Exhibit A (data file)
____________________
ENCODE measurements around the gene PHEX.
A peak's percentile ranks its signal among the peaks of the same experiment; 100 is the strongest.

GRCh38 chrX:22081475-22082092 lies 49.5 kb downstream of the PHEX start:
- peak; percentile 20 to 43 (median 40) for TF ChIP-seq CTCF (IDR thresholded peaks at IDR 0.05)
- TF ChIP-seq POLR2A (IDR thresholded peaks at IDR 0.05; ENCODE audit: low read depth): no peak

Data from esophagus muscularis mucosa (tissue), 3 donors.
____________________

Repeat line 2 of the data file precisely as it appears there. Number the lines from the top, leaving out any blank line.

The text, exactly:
A peak's percentile ranks its signal among the peaks of the same experiment; 100 is the strongest.